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Docker-Mania: Trust but Verify

Pavel Emelyanov

Technology Corner

AppDockeropen sourceSecurity

This is my first post for the BIS-Expert blog, so I should say a couple of words about myself: I’m a chief architect at Virtuozzo, and I often face security problems when using virtual environments and containers.

Today I want to discuss the wildly popular Docker solutions. Application container systems tend to attract a user’s interest, because they can run Docker containers in any environment. They can launch a ready container with optimized software in any new environment—on a physical or virtual machine, a server, or a cloud. The application will work within whichever environment it’s placed. Considering the global trend of virtualization, and the success of the technology, Docker solutions have been building momentum in the market, especially over the past year.

But here’s the problem: There’s a huge hole in the Docker ecosystem, which is mainly caused by a “baby disease” of Docker’s technology. Users download unsigned and unverified images from GitHub, Quay, or some other resource. But there is no verification process when downloading, so users don’t know where the files come from. Nobody guarantees site authenticity, so any user can become a victim of resource phishing or a packet fraud. And as a result, there is no way to tell what, exactly, the user launched.

Docker developers have acknowledged this problem. And they’re working to correct the bug as soon as possible. In addition, associations like Open Container Initiative (OCI) are developing standards to help address security problems and help find solutions. (I know this, because I’m a member of OCI board). In particular, OCI is developing a signature and origin verification procedure into the containers standard. Until those processes are finished, however, there’s just no protection.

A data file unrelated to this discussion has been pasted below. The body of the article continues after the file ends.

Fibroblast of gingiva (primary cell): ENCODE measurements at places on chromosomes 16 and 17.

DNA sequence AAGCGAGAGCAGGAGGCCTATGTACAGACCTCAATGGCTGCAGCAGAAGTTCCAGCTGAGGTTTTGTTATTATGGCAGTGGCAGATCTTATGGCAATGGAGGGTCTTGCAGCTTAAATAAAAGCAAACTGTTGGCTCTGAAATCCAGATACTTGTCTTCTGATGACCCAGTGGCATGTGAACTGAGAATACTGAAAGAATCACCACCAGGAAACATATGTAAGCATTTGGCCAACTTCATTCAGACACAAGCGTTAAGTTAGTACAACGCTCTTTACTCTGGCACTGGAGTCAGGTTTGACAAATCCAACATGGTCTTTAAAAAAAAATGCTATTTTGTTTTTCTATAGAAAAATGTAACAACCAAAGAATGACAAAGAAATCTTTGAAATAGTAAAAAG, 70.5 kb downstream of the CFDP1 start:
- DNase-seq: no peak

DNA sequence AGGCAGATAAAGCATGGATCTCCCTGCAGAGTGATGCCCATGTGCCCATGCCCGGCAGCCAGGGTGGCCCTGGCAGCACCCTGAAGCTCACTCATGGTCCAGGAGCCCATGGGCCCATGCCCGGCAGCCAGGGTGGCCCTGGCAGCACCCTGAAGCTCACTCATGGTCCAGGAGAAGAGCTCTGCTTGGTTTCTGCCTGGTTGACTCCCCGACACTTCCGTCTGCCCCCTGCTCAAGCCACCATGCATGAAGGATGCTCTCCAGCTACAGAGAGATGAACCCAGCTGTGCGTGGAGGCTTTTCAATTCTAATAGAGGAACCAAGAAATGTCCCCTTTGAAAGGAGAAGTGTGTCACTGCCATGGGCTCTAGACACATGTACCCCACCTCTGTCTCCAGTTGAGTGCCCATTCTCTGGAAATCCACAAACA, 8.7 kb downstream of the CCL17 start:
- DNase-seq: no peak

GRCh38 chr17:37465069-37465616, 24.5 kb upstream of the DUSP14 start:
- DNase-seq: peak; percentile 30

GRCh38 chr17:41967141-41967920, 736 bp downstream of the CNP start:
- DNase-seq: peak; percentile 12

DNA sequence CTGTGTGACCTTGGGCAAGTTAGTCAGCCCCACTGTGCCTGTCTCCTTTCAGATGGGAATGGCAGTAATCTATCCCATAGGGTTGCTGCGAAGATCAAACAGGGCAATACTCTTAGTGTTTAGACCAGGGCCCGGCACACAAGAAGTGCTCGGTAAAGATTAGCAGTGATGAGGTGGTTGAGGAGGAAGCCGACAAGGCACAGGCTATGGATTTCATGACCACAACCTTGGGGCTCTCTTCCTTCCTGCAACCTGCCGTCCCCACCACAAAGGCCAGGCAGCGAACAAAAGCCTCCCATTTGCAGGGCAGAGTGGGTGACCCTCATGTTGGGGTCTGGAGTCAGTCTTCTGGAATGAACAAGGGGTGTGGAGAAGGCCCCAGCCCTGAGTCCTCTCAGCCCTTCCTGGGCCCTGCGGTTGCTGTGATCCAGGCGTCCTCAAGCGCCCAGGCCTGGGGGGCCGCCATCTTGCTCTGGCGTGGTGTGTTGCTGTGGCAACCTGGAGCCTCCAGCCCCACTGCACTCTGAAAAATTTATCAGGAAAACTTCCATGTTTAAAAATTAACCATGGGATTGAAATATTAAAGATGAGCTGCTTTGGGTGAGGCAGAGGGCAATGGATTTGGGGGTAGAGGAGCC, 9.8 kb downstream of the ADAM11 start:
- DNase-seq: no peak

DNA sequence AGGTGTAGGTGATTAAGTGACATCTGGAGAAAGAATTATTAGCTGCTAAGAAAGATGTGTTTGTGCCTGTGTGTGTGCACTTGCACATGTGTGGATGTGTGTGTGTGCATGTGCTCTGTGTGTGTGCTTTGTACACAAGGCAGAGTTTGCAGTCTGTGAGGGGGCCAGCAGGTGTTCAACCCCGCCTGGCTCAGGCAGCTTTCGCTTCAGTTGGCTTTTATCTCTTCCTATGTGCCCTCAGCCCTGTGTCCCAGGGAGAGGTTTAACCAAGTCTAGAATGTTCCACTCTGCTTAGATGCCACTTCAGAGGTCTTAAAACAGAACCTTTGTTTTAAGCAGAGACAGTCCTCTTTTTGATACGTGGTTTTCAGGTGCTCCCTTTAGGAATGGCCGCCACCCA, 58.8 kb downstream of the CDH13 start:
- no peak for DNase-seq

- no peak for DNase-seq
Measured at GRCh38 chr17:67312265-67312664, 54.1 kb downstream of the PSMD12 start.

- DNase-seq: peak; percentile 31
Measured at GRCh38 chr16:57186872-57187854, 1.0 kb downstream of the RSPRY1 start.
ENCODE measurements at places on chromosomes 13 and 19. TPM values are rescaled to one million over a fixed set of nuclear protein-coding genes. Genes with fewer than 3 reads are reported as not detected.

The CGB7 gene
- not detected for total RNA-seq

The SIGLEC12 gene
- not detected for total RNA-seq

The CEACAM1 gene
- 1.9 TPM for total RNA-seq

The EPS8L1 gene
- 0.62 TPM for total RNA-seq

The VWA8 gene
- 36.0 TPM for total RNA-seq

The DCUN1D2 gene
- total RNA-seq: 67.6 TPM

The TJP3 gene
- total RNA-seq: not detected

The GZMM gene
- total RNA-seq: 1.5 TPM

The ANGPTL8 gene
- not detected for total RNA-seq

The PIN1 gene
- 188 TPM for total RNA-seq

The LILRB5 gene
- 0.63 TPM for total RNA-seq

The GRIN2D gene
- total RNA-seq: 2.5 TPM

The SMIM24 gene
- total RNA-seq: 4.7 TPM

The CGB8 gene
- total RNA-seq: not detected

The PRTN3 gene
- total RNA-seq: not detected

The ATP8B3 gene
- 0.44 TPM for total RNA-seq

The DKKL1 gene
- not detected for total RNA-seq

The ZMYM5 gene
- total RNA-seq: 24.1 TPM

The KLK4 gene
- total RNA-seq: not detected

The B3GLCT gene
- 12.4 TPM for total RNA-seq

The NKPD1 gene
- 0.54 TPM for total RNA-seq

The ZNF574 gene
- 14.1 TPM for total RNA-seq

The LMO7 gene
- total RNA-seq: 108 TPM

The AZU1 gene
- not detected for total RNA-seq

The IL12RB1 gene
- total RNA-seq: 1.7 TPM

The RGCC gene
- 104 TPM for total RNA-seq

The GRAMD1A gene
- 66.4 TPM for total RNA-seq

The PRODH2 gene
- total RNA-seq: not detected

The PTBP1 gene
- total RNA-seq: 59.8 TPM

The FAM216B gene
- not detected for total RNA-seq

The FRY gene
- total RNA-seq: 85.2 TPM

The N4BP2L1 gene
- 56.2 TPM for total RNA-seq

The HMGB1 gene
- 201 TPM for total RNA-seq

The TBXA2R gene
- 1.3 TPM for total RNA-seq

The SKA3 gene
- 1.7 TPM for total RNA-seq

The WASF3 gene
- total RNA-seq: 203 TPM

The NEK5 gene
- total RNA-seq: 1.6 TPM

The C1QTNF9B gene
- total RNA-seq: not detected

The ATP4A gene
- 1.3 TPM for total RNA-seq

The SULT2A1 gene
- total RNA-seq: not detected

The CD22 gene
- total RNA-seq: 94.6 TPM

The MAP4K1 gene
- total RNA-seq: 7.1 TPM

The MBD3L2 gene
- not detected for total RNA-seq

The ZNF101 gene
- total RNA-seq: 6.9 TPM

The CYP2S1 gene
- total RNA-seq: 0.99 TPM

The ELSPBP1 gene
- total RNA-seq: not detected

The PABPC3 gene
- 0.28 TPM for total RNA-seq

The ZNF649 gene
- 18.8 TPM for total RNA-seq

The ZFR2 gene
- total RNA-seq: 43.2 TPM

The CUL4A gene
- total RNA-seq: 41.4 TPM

Trojans are one example of security threats that users could face when downloading unverified software. They might think they are downloading nginx, but instead get a spam-bot, key logger, or any other surprise as a bundle. Many experts are paying attention to this problem; however, they haven’t seen any real-word incidents just yet. Perhaps malefactors don’t think the Docker niche is economically attractive. Or maybe, existing exploits are still not recognized nor researched. But that doesn’t mean that security breaches won’t happen. The threat is very real.

What can you do to protect yourself? If you are considering using containers, carefully verify the origin and the image itself. Don’t be a victim of new technology’s growing pains.

Editor’s Note: This post was originally published by the Business Information Security Association blog.